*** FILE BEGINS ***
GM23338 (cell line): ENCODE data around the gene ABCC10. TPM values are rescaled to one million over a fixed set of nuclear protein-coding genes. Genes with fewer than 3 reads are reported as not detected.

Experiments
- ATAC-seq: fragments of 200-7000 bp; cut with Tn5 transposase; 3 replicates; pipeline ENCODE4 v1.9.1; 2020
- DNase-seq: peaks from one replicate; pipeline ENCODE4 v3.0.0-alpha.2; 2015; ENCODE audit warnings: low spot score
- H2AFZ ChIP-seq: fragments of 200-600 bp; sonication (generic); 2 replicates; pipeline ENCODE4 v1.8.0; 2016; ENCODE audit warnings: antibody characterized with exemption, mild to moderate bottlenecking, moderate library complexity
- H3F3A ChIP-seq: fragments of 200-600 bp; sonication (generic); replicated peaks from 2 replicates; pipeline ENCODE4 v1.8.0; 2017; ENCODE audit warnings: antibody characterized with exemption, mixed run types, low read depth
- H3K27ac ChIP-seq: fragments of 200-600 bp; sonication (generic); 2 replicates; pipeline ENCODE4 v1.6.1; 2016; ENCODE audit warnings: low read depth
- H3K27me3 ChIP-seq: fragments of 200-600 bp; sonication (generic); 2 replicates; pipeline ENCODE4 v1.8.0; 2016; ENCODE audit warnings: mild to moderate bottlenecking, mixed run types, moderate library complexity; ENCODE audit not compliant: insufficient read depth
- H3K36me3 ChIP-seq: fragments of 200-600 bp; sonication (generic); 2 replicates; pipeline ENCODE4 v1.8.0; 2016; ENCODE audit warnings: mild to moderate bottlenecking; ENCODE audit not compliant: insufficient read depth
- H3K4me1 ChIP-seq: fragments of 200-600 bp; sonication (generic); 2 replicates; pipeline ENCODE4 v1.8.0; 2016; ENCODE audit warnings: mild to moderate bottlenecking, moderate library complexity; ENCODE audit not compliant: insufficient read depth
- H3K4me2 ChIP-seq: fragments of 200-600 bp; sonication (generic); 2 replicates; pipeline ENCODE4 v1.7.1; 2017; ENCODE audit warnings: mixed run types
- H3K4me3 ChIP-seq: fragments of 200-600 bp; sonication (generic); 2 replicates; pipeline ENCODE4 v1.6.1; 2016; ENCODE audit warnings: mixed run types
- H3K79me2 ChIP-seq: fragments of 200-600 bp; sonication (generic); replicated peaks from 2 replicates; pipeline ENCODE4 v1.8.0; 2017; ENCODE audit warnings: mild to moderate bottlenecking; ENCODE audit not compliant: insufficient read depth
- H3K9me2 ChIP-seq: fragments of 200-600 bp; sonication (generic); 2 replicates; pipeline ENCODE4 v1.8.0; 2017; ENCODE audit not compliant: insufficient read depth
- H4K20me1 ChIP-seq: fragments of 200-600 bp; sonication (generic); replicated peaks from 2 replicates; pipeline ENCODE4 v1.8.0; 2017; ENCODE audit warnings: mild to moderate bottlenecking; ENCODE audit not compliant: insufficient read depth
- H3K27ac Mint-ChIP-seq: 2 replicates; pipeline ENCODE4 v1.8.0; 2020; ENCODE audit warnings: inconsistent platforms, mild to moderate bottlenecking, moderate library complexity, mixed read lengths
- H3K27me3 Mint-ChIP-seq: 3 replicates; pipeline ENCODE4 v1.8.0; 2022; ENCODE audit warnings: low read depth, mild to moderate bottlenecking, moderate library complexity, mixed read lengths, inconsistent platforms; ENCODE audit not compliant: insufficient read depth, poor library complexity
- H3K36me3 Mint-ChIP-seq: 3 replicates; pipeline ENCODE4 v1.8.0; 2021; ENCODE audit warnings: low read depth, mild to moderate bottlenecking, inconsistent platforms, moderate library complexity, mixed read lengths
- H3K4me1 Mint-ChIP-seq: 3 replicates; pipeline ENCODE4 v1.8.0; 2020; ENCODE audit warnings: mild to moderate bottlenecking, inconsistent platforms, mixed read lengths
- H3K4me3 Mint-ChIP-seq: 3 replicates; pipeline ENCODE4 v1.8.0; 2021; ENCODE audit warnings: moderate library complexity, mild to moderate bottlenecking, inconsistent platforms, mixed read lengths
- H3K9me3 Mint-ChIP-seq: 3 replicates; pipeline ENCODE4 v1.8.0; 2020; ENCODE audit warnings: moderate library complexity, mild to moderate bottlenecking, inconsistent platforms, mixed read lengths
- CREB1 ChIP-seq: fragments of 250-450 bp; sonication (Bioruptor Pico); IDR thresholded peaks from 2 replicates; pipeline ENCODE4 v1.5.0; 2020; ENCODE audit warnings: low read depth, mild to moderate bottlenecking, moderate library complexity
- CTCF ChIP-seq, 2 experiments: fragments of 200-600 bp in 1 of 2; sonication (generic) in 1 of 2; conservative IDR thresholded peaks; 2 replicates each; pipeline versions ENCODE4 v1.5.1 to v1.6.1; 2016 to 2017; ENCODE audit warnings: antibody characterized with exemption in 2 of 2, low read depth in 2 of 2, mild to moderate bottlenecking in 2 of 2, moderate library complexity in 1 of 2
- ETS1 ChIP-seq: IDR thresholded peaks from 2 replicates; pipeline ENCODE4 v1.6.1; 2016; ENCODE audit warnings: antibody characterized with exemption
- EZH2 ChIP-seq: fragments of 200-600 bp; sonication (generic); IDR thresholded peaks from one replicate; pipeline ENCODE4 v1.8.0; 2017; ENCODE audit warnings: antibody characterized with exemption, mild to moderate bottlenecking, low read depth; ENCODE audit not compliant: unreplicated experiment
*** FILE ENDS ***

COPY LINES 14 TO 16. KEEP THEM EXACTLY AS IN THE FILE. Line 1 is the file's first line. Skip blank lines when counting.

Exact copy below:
- H3K9me2 ChIP-seq: fragments of 200-600 bp; sonication (generic); 2 replicates; pipeline ENCODE4 v1.8.0; 2017; ENCODE audit not compliant: insufficient read depth
- H4K20me1 ChIP-seq: fragments of 200-600 bp; sonication (generic); replicated peaks from 2 replicates; pipeline ENCODE4 v1.8.0; 2017; ENCODE audit warnings: mild to moderate bottlenecking; ENCODE audit not compliant: insufficient read depth
- H3K27ac Mint-ChIP-seq: 2 replicates; pipeline ENCODE4 v1.8.0; 2020; ENCODE audit warnings: inconsistent platforms, mild to moderate bottlenecking, moderate library complexity, mixed read lengths